A provocative campaign launched in New York calls for justice for animals, saying they feel emotions just like humans do.
Rising above 1500 Times Square and the Jacob Javits Center in New York City stands the most ambitious animal justice campaign ever launched in New York.
“Be Fair Be Vegan” introduces viewers to the sentience of animals by using evocative closeup images and powerful messaging demonstrating that other animals experience emotions just like humans do.
For four weeks, the slideshows will be displayed in two of the highest profile billboard locations in the country, and will be accompanied by a series of 200 street posters throughout Manhattan.
The campaign invites passersby to consider the circumstances of the victims of the animal production industry while seeing them for who they are: feeling, caring beings who value their lives and their families.
The campaign is the brainchild of Joanna Lucas, a writer, visual artist and animal advocate.
“We want people to consider their obligations to these often invisible animals, consider that they are sentient beings with complex relationships and lives of their own,” said Lucas, who created vegan outreach materials and campaigns for Peaceful Prairie Sanctuary, where she studied and chronicled the rich lives of animals who are commonly dismissed as food or objects of use.
Actor Joaquin Phoenix commented on the billboards, saying:
“I believe that the BeFairBeVegan campaign is much-needed because, in addressing our speciesist attitudes toward other animals, it encourages us to consider that our core similarities are far deeper than our surface differences. Now, more than ever, the world needs to hear this message.”
“Animal slavery is the most widespread and socially accepted injustice of all time,” said Angel Flinn, outreach coordinator for the educational organization Gentle World and a media spokesperson for Be Fair Be Vegan, a Colorado-based animal justice nonprofit.
“Many people are becoming aware that the animal [agriculture] industry is destroying much of the natural world, as well as harming human health,” said Flinn, who has been an animal rights activist and writer for 10 years, advocating widespread veganism as the only way to achieve justice for non-human animals.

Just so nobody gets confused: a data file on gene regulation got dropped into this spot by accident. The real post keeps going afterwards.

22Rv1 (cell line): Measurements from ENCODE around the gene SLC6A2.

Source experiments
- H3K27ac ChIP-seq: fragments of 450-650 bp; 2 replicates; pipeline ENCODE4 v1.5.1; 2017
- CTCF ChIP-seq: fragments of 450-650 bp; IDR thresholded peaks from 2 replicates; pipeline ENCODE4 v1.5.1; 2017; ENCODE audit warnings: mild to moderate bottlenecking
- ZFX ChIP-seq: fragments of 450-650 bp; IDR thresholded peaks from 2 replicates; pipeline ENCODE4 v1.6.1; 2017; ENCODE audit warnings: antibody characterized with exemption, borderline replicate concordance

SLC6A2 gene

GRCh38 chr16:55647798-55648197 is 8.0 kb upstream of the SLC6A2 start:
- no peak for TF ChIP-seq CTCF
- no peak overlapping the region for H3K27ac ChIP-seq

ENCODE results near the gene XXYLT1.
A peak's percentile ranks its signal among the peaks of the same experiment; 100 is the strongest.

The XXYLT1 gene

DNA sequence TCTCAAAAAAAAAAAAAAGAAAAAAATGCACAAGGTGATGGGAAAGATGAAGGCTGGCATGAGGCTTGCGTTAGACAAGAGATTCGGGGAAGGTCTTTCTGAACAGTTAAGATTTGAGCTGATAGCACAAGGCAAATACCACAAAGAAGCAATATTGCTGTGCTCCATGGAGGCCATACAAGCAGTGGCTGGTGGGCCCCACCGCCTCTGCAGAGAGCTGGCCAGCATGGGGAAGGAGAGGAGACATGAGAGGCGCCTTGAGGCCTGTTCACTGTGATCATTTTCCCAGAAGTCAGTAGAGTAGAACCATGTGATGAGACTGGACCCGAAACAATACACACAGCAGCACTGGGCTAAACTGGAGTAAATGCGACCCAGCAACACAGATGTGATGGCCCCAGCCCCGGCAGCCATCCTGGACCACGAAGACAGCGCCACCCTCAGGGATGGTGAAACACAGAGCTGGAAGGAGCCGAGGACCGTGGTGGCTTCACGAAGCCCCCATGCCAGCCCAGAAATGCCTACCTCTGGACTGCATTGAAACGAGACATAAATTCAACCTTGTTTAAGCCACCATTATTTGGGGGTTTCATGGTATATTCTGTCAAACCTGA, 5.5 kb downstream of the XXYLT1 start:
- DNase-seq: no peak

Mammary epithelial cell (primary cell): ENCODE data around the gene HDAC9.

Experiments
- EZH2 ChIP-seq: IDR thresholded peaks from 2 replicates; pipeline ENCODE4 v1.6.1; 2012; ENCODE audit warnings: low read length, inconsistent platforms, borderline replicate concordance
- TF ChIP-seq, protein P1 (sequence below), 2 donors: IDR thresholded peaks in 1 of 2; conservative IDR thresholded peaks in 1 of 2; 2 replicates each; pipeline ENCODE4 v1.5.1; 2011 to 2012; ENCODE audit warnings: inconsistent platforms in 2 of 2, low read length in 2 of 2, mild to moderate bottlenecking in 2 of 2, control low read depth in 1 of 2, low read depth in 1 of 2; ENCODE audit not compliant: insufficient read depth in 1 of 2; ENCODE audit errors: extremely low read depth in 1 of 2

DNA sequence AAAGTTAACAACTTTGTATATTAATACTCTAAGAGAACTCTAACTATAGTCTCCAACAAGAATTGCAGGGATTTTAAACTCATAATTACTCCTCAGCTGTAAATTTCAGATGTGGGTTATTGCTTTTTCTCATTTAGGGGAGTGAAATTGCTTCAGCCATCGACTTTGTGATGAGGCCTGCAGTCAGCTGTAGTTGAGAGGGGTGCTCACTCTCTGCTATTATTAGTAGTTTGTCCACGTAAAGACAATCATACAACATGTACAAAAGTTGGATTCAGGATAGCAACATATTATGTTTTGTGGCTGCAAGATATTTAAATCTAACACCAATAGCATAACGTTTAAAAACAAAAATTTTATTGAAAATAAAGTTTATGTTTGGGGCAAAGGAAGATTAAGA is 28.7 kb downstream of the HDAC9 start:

“But the more salient issue is that the very existence of this industry is a violation of the most basic rights of those it enslaves.”
“Those who consume animals and animal products are casting irreversible ecological damage,” said Richard Oppenlander, author of the book Comfortably Unaware.
“Asking someone to stop eating animals and to adopt a vegan way of life should no longer be viewed as an infringement of individual rights, since it is actually the other way around.”
Oppenlander, who serves as an adviser to world hunger projects, has spent 40 years studying the effects agriculture has on our planet and on humans.
The first stop for the campaign, New York City, was chosen because of the sheer volume of foot traffic and the diverse cross-section of humanity that travel the city’s streets.
The movement has enlisted passionate volunteers and organizers, as well as Scout 22, the vegan marketing and PR agency I founded.
Our goal is to spread this campaign to other cities. Launching this movement in NYC was strategic. What could create more of a buzz than to be front and center at Times Square?
2016 has been heralded the year of the vegan. In its Global Food and Drink Trends 2016 report, Mintel, a global market intelligence group, named plant-based food a top trend for 2016. According to its report:
“Veggie burgers and non-dairy milks have escaped the realm of substitutes primarily for people with dietary concerns and followers of vegetarian diets.
“Instead, the growing ranks of novel protein sources and potential replacements appeal to the everyday consumer, foreshadowing a profoundly changed marketplace in which what was formerly ‘alternative’ could take over the mainstream.”
2016 has also been marked the year of equality. Be Fair Be Vegan believes the overwhelming violence in the world is a sign that we need to examine the root causes of our problems, including the disturbing nature of our relationships with non-human animals.
Many people are beginning to recognize that animals are no more meant to be our possessions than people with different colored skin, women, children, or any other living beings.
The campaign hopes that consumers will take back control and demand an end to the use of animals as commodities and resources.
The victims include the wild animals who are hunted and exterminated by this reckless, destructive industry, as well as the domesticated animals bred into existence for human use, confined (whether in crates or pastures), and ultimately killed so that people can make use of the products of their misery.
By Lori Amos